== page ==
SCOTUS decision on immigration ‘not the end of the road’
No legal precedent set by court’s split decision on immigration reform
Immigrant rights advocates say the Supreme Court ruling on two programs that would have granted temporary deportation relief for millions of undocumented immigrants is a setback. But, they insist, it is not the end of the road.
Shiu-Ming Cheer with the National Immigration Law Center (NILC) called the 4-4 split in the United States v. Texas ruling a “non-decision decision.” With only eight justices on the bench, she explained, the ruling sets no legal precedent and therefore leaves the door open to a number of possible scenarios.
One of those is a re-hearing, said Ming, who spoke Friday during a national press call for ethnic media on the ramifications of the decision and what undocumented immigrants and their families can do going forward. The briefing was organized by New America Media and Ready California, a collaboration of legal and community-organizations working with the state’s immigrant communities.
“The Department of Justice could ask for a re-hearing when a ninth justice is appointed,” said Ming, adding such things are “uncommon but not unprecedented.” She cited instances in 1954, and more recently in 2010 and 2012 when the court agreed to re-hear cases.
The court’s open seat remains unfilled following the death of Justice Antonin Scalia in February.
Still, Ming noted the process would be lengthy, given the likelihood that a new justice would not be appointed until after the November elections, probably sometime in mid-2017. That would mean a ruling would not be forthcoming until the following year.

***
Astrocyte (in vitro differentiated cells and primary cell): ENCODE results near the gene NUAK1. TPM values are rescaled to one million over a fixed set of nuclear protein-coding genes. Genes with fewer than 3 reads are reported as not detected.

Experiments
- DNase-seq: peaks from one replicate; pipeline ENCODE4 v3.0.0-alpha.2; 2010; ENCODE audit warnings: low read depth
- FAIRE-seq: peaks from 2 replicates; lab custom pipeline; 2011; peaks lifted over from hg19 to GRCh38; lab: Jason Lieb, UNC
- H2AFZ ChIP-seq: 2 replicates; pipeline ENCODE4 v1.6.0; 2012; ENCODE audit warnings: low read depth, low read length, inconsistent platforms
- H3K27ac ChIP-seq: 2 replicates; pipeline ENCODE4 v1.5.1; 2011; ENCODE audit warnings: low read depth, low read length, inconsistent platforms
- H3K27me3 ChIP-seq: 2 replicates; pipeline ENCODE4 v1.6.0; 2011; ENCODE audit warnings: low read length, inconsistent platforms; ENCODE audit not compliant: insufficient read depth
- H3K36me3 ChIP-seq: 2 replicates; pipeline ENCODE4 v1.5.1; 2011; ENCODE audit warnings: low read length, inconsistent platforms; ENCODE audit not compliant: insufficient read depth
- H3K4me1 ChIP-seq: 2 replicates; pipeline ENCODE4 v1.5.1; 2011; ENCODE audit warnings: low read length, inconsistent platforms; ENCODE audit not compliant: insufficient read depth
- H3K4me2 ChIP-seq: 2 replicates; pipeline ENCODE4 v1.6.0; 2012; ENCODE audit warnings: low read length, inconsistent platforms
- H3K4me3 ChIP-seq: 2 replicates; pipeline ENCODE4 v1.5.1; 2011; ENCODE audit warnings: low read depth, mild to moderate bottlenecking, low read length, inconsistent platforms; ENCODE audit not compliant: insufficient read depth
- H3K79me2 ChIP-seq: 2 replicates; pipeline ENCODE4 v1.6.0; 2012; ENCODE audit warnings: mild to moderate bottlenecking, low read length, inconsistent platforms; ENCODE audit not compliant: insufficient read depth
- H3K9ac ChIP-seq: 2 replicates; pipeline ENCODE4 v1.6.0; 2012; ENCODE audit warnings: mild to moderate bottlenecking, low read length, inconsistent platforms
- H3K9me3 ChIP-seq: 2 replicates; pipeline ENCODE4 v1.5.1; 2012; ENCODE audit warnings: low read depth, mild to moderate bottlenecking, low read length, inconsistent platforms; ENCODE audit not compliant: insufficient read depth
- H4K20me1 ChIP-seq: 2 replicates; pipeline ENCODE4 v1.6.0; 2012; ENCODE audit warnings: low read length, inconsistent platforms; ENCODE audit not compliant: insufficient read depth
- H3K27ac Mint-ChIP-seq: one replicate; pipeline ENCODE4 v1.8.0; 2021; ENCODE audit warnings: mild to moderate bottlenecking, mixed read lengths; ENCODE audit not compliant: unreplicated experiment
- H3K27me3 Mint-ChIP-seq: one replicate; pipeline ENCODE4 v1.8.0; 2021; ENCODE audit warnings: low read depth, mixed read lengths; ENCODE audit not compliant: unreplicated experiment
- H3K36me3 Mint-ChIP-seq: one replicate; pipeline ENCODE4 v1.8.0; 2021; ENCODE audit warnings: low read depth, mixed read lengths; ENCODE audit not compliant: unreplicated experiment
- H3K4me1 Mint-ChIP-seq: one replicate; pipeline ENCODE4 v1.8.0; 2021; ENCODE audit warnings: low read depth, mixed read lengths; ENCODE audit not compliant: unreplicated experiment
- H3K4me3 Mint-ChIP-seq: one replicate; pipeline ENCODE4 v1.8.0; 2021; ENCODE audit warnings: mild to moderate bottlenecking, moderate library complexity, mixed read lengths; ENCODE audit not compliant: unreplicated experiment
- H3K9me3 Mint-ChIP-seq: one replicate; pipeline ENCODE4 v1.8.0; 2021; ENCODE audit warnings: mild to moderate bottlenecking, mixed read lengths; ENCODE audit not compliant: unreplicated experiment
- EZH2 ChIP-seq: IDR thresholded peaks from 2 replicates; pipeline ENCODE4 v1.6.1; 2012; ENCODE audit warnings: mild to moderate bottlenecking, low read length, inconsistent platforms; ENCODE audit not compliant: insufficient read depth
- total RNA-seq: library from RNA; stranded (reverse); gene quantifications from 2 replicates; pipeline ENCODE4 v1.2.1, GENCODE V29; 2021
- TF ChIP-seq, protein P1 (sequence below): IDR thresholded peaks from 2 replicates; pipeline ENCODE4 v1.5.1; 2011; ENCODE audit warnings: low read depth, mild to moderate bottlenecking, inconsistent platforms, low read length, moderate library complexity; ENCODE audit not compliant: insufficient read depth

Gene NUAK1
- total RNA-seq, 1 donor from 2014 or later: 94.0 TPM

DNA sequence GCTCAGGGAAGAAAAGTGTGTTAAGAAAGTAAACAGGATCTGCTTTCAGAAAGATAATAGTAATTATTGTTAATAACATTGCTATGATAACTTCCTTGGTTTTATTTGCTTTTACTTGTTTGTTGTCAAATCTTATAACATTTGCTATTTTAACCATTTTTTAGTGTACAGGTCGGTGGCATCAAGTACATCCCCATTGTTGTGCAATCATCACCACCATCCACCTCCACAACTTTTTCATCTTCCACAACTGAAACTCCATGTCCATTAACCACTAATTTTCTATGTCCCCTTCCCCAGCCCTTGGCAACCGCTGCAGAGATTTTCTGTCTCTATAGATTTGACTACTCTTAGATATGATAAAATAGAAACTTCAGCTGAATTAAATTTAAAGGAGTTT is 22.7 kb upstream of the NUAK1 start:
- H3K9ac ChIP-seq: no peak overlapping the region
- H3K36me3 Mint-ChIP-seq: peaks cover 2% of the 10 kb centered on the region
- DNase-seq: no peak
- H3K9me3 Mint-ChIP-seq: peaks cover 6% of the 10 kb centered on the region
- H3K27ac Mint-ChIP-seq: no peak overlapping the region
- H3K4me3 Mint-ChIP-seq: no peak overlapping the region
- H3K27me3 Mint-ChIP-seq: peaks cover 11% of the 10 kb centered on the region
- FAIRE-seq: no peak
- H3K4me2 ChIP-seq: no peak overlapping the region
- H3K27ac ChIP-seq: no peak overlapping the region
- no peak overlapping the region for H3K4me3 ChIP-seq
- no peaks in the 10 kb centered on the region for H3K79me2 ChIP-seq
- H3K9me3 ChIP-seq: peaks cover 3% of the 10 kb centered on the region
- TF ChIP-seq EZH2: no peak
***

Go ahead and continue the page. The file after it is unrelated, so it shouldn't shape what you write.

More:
Another possibility is that individual states file “affirmative lawsuits” outside the 5th Circuit, where the original challenge to the programs originated. In that case, Ming said, states could claim financial harm as a result of the ruling and seek to put the programs in place on a state-by-state basis.
The two programs, Deferred Action for Parents of Americans (DAPA) and an expanded version of the 2012 program Deferred Action for Childhood Arrivals (DACA) were announced by President Obama in 2014. Some 5 million undocumented immigrants would have been protected under DAPA and expanded DACA, temporarily lifting the threat of deportation while also granting them social security numbers and work permits.
An economic boost
A study by the Migration Policy Institute found that 36 percent of DAPA eligible families live below the poverty line, and that work authorization for these families would lift incomes by 10 percent.
The Fifth Circuit ruled in favor of a challenge to the programs led by Texas and 25 other states that claimed the programs were unconstitutional and represented an executive overreach by the president. The SCOTUS ruling means the Fifth Circuit decision remains in place.
President Obama called the decision “heartbreaking.”
Aidin Castillo is with the Immigration Legal Resource Center (ILRC), part of Ready California. “Ready California is in full gear” to get the information out about options available to immigrant families, she said. Their top message, she continued; “original DACA remains available. It is not affected.”
To date some 700,000 people have benefited from the original DACA program, which is open to those who meet the following criteria: they came to the country before they turned 16, were born after June 15, 1981, and have resided in the country continuously since June 15, 2007, and who meet educational requirements or have served in the military.
The expanded version would have lifted the age requirement and pushed the date of arrival forward to 2010.